Renteria knows 'difficult times' firsthand

But what could prepare the new Cubs manager for baseball's biggest challenge?

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On Opening Day of the 1990 season as a member of the Triple-A Calgary Cannons, infielder Rick Renteria was taking ground balls at the end of batting practice in Phoenix when a line drive struck him in the left temple.

The force crushed Renteria's face. He coughed up blood. According to friends and news reports, they rushed Renteria to a local hospital where surgeons inserted two plates in his chin and three screws to reset his jaw. Three long years later, which included two seasons of baseball exile in the Mexican League, Renteria finally made it back to the majors with the Marlins.

Such proven perseverance alone qualifies Renteria for his new job. It helps Cubs managers to have a high tolerance for pain.

"I'm usually a pretty positive individual,'' Renteria, 51, said Thursday. "It'd be pretty rare to see me without a smile on my face — even in difficult times.''

Did changing managers really bring the Cubs any closer to ending their difficult times?

The Cubs introduced Renteria during a teleconference from his home near San Diego because hip surgery prevented him from flying. That's such a Cubs metaphor. They hire a guy to take them to the next level who isn't supposed to climb stairs yet. Everything about this organization has become what happens later. Patience is recommended for Cubs fans. Increasingly, so is therapy.

Cubs President Theo Epstein raved about Renteria's baseball intellect, his communication skills and his reputation. Without comparing transcripts, Epstein's words sounded similar to what Epstein said about Dale Sveum two years ago. Renteria becomes the third straight Cubs manager hired without previous major league experience, what was once a chance of a lifetime slowly turning into an MLB internship.

It took 38 days for the Cubs to hire the man they want everybody to believe was their first choice. In that time, the Cubs allowed their supposed top target to interview with the Tigers and Mariners rather than take Renteria off the market.

"A month's worth of due diligence,'' Epstein called it.

Yeah, if due diligence means watching the Yankees re-sign dream candidate Joe Girardi, the Tigers beat the Cubs to Brad Ausmus and the Red Sox carried out a juvenile grudge by blocking Epstein's desire to interview bench coach Torey Lovullo. But Renteria need not apologize for taking a job that completes his inspiring personal journey from the poverty of Compton, Calif., where he grew up selling shoes out of his father's truck, to the possibility of Wrigley Field.

In his first Chicago media experience, Renteria exuded optimism. His naturally upbeat attitude likely struck Epstein and general manager Jed Hoyer as the ideal counter to Sveum's blase nature. The strongest impression Renteria left involved his approach to players, which reminded me of Bears coach Marc Trestman's philosophy.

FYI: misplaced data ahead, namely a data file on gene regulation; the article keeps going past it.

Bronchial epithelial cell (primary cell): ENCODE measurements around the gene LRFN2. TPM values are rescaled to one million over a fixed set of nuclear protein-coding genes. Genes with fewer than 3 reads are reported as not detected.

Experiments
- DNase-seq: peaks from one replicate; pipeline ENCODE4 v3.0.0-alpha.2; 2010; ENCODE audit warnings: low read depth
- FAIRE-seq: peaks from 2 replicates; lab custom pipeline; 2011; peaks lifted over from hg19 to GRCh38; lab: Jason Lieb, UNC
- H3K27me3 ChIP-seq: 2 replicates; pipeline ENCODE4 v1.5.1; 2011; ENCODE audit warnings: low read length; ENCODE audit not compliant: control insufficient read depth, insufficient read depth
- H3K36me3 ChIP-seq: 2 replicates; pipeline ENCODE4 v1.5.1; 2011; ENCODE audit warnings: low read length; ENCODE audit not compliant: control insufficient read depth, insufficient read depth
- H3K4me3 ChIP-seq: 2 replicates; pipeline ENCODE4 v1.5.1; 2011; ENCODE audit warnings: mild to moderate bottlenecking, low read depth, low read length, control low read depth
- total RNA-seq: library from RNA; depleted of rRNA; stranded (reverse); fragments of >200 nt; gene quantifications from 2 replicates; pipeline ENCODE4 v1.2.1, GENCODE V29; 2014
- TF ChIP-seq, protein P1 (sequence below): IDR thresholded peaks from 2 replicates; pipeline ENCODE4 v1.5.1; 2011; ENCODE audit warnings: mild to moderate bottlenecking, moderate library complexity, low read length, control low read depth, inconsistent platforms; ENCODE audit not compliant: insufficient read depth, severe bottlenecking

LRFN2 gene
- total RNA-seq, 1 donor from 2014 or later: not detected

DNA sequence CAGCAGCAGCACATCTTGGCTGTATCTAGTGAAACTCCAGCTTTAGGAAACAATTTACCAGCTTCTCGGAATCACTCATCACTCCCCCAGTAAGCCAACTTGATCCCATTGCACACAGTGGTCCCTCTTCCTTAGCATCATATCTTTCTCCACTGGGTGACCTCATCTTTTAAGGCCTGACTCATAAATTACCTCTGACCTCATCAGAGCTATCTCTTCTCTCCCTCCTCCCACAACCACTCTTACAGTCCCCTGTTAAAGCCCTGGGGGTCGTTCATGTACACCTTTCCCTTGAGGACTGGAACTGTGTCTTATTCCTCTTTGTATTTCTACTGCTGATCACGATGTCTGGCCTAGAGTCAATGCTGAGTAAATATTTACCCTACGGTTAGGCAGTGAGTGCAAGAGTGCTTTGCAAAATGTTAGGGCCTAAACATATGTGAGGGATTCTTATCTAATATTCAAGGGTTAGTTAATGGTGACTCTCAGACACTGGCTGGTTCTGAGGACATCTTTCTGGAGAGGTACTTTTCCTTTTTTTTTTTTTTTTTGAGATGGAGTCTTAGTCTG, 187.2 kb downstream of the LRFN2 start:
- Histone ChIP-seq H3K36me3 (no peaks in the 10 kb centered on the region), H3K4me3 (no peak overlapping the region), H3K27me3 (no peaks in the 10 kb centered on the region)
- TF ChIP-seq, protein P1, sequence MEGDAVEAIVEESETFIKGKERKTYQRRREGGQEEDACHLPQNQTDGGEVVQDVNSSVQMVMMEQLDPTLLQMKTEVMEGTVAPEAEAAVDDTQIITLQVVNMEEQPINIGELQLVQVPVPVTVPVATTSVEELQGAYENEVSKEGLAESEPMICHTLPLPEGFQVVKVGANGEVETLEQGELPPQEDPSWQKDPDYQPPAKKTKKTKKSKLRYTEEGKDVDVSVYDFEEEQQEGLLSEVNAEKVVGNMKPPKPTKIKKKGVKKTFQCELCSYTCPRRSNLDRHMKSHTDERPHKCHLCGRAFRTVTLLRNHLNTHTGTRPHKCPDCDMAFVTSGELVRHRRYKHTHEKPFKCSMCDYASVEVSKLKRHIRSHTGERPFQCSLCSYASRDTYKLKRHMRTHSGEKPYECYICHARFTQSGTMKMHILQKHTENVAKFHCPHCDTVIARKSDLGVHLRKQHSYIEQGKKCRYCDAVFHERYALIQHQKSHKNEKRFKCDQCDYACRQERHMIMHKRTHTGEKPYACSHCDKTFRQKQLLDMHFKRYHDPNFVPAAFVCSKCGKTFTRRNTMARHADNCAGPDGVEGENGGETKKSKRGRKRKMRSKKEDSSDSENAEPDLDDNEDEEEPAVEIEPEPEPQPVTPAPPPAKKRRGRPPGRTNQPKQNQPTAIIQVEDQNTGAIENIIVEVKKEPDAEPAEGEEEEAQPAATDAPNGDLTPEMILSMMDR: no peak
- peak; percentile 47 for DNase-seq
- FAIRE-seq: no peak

"I want to engage the player as a human being first,'' Renteria said. "They happen to be human beings playing baseball.''

That ability to treat everybody with respect, from players to maintenance workers, stood out to Kane County general manager Curtis Haug when Renteria managed the Cougars to a 78-59 record in 1999. One day, Renteria invited a fan who had complained loudly about an infielder's error onto the field for batting practice to see how hard his players worked.

"He politely showed the guy, 'Hey, it's not as easy as it looks,' and that's just Rick's outgoing personality,'' Haug said.

Not surprisingly, Renteria cast himself as a father figure capable of tough love Starlin Castro and other young Cubs will need and compared the Cubs' youth movement to raising his four children, ages ranging from 18 to 35. But calling the team a family and the dugout its home created the perception that Renteria will protect his players, perhaps to a fault, from the big, bad outsiders whose criticism will remind him he's not in San Diego anymore.

Renteria also came across as somebody terribly naive to the quirky challenges of a place where no manager has won a World Series in 105 years. When Renteria endorsed the Cubs' talent as good enough to win "between the lines,'' you wondered if had studied the Tigers roster by mistake.

If the Cubs truly want Renteria to succeed, they will follow his hiring by spending more liberally on legitimate players who aren't just signed and flipped for prospects. They will respond to the worst three-year stretch in club history by saying enough is enough and trying to develop minor league players and acquire major league difference-makers simultaneously.

Not that Renteria would dare make such a demand, which surely helped his candidacy.

"I don't even think about things like that,'' Renteria said. "Who we have is who we have.''

Who the Cubs have as their new manager is a nice guy who arrives with no guarantee he won't finish last too.

dhaugh@tribune.com

Twitter @DavidHaugh

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